Colombia’s FARC demands that the government comply with 2016 Havana Accords

By September 28, 2017

The leader of the newly established FARC political party in Colombia, Rodrigo Londoño, alias “Timochenko”, has written a request to the central government demanding full compliance with the country’s 2016 Havana Accords. In the document, Londoño claims that the government has not suspended extradition and capture orders, execution of promised social project initiatives, and promised economic compensation for its members.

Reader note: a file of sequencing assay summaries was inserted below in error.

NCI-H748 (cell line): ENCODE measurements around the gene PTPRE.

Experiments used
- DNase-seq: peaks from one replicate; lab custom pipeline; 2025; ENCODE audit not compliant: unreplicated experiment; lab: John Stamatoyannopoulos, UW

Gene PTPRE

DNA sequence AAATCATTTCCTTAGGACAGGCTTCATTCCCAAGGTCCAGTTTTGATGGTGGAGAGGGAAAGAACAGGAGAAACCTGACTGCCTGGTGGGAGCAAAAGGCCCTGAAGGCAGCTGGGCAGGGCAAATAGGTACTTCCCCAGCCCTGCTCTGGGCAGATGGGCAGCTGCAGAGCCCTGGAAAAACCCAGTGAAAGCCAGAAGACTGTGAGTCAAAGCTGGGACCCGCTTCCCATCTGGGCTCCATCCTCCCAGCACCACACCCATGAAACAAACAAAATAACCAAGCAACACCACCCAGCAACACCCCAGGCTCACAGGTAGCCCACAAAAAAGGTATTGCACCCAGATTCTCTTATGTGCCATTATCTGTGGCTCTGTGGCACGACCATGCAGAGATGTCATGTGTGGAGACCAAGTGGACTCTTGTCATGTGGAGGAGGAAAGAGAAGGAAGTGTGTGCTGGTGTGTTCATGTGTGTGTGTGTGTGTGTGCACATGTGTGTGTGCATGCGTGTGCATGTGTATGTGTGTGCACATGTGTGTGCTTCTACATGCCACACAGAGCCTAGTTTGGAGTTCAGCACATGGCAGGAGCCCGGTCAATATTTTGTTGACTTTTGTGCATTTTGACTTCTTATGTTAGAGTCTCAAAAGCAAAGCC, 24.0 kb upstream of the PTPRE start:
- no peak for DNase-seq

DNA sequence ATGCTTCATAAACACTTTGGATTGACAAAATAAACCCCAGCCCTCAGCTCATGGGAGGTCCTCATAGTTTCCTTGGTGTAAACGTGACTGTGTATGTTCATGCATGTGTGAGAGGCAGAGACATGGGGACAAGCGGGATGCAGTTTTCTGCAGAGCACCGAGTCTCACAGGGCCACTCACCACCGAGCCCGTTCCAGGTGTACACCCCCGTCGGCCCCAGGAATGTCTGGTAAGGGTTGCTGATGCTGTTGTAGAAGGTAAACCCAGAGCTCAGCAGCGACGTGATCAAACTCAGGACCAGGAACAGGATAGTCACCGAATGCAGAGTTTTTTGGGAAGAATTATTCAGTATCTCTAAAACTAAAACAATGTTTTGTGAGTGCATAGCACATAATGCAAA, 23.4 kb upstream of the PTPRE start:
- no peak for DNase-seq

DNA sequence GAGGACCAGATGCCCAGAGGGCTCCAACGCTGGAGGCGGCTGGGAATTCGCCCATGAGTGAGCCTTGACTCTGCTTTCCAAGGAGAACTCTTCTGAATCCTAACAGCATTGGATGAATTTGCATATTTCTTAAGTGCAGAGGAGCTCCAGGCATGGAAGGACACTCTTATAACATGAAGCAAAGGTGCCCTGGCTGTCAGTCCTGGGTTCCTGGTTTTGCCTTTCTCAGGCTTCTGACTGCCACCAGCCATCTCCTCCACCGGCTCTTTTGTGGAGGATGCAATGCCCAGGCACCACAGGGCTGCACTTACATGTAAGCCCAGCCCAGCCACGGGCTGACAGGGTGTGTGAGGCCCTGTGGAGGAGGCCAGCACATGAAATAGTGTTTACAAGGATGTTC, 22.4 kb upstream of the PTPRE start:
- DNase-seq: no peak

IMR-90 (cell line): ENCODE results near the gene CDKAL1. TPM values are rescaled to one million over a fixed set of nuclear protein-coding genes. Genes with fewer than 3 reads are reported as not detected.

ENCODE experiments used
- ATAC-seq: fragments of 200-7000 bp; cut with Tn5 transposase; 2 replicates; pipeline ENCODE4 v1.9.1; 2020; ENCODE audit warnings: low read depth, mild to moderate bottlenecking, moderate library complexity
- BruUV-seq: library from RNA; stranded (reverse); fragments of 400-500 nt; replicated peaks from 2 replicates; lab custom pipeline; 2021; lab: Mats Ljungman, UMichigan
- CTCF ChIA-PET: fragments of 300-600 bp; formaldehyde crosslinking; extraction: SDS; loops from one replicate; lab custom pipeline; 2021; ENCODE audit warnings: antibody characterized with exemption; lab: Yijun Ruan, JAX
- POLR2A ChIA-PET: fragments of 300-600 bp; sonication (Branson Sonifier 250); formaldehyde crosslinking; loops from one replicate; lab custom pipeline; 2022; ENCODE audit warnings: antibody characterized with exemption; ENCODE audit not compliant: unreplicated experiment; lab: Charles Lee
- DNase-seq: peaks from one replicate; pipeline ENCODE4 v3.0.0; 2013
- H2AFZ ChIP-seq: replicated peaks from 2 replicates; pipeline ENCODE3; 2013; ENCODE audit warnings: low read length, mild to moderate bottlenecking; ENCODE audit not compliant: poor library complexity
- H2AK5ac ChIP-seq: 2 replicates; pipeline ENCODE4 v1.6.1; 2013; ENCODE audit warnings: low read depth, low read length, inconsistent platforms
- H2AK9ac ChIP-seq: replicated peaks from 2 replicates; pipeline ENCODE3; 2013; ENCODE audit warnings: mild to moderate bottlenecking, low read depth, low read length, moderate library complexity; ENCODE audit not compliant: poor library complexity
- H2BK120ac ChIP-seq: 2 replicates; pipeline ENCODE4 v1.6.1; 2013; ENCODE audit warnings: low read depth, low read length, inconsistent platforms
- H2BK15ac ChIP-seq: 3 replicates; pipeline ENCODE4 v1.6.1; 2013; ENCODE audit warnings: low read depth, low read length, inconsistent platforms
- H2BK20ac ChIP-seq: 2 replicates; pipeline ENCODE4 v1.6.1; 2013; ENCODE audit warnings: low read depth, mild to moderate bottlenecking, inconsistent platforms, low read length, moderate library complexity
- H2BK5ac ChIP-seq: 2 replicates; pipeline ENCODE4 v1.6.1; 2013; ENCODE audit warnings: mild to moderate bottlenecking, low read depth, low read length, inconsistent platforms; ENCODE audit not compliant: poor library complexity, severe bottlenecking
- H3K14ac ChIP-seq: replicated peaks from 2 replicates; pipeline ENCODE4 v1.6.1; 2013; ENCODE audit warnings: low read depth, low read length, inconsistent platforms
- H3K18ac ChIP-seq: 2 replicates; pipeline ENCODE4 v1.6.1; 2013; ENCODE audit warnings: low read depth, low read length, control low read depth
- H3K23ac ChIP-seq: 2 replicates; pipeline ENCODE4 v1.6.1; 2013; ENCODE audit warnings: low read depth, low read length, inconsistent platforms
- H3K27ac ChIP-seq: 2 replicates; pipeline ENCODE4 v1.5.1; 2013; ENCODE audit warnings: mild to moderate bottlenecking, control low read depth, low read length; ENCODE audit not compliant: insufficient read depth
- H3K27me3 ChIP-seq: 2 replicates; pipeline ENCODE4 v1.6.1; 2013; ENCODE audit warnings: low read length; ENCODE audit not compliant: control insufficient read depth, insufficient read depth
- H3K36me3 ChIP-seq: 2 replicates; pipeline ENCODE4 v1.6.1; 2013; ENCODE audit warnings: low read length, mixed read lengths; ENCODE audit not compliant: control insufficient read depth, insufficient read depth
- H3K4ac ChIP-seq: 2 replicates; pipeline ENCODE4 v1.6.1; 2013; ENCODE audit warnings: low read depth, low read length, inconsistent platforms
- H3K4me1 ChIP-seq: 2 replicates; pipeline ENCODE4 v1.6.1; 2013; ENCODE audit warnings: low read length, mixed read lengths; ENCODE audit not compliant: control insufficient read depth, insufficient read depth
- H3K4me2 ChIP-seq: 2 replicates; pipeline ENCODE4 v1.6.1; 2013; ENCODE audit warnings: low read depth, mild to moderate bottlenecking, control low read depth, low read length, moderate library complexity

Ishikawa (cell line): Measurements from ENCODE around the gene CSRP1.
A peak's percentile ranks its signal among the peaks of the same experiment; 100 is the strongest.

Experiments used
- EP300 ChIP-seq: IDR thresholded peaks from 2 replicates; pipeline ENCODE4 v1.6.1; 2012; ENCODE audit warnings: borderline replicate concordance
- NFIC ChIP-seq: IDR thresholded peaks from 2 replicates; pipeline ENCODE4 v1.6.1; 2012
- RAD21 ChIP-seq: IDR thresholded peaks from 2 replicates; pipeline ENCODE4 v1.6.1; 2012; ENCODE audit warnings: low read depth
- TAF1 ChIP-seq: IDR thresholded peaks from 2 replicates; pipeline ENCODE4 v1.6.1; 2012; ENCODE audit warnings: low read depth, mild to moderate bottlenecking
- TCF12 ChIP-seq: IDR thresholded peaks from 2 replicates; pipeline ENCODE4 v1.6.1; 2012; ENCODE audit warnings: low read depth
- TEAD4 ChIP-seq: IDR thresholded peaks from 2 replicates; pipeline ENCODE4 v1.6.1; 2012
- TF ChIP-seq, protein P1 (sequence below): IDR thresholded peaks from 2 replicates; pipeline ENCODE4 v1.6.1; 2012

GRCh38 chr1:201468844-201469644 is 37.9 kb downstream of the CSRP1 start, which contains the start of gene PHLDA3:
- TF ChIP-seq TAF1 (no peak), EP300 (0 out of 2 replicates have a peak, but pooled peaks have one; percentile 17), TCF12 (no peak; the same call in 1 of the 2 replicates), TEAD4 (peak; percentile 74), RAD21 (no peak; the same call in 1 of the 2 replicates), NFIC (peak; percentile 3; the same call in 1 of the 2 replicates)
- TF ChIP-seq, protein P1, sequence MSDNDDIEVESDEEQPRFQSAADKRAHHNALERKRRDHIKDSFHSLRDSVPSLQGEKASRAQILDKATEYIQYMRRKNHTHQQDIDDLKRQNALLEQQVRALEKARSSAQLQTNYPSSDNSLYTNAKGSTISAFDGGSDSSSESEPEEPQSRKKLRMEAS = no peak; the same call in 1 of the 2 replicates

The landmark agreement, signed in November 2016 between the FARC guerrilla group and the Colombian government, offered the FARC members amnesty, a monthly cash stipend, cash for economic and social initiatives, and 10 guaranteed seats in the country’s congress.

The FARC, for their part, have delivered their arms in compliance with the first part of the Havana Accords.

The 2016 Havana Accords remain deeply unpopular in Colombia, according to recent polling. The agreement was put to a nationwide referendum in October 2016, where it was rejected by the Colombian people. However despite promises by Colombian President Juan Manuel Santos to abide by the referendum, the president ignored the results and implemented the agreement without popular support.

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